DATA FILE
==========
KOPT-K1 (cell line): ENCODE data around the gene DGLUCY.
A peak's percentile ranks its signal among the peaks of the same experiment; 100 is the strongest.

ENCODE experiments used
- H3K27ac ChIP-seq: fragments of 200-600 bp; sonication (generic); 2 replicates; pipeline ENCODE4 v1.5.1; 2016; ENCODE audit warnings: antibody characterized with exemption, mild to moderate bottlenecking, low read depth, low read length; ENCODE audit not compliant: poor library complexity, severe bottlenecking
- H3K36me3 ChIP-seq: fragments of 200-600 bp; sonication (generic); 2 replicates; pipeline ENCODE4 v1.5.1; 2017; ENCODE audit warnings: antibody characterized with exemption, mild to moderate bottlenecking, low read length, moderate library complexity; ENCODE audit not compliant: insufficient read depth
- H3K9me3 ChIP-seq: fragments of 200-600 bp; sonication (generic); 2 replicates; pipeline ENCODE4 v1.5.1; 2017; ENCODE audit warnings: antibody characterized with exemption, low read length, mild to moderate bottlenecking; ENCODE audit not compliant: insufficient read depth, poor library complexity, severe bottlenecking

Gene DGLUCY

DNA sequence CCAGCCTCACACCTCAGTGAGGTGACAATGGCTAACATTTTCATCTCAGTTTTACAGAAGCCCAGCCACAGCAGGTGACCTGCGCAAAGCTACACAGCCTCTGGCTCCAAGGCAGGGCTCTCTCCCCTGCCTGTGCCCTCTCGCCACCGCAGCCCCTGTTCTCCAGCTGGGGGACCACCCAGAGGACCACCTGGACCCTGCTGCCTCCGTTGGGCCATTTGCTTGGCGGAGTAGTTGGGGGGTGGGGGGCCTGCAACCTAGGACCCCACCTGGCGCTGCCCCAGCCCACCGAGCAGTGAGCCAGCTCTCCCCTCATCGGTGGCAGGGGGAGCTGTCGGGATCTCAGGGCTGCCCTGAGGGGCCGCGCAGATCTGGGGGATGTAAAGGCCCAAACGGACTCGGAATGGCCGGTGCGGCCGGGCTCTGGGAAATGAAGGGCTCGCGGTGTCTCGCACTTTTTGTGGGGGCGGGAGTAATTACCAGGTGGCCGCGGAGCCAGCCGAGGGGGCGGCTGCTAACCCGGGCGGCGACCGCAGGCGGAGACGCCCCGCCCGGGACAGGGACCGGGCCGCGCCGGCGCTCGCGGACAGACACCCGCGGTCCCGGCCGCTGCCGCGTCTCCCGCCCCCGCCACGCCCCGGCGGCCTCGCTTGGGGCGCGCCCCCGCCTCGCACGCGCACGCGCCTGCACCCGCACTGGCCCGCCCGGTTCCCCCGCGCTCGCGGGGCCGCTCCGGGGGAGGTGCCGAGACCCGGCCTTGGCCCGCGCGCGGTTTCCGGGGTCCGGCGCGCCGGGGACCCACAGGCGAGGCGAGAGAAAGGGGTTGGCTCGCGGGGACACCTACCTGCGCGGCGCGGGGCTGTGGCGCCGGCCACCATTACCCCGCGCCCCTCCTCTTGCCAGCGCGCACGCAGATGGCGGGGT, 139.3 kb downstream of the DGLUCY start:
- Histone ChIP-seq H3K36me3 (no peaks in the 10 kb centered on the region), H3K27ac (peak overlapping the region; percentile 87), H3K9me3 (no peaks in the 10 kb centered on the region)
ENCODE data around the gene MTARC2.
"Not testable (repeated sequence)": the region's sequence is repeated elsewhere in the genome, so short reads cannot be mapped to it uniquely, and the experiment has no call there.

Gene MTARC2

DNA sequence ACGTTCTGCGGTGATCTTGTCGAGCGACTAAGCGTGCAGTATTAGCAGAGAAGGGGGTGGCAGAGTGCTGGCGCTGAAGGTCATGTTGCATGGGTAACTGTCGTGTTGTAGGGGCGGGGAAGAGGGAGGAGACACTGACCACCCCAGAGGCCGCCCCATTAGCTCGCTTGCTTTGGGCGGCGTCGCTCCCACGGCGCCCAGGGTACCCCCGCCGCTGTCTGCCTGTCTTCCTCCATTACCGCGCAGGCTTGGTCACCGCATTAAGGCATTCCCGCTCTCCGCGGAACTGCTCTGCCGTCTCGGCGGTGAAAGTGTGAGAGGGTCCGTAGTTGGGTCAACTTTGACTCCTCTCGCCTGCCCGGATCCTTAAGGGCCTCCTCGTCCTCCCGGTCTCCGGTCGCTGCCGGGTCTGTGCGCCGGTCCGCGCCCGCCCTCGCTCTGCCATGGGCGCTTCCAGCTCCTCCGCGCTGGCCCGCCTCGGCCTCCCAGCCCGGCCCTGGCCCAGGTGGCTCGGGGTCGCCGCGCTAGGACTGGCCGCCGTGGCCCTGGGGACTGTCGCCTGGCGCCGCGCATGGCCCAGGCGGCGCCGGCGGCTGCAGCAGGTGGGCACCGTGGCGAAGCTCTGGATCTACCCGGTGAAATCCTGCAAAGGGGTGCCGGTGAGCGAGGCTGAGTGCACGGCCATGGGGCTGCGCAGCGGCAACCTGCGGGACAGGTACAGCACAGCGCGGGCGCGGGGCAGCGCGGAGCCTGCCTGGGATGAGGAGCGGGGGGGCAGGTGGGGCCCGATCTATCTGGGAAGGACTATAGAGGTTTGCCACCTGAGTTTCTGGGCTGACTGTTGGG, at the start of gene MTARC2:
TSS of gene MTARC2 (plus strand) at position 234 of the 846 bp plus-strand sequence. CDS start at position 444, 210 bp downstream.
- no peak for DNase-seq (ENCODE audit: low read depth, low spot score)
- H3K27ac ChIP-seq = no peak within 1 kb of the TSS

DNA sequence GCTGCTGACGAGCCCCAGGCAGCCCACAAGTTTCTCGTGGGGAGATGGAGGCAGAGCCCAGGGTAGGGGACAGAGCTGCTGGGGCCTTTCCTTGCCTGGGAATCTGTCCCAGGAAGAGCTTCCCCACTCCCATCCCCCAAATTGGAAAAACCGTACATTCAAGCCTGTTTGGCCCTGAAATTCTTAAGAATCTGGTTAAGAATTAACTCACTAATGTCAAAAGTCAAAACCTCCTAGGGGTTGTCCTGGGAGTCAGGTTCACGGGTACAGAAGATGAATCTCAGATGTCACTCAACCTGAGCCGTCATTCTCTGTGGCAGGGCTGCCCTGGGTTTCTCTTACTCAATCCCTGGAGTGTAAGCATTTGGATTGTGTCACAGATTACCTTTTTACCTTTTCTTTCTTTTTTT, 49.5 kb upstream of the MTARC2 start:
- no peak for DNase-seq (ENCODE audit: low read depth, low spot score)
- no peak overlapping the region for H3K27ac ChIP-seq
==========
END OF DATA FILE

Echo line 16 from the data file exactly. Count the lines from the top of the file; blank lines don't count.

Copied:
- H3K27ac ChIP-seq = no peak within 1 kb of the TSS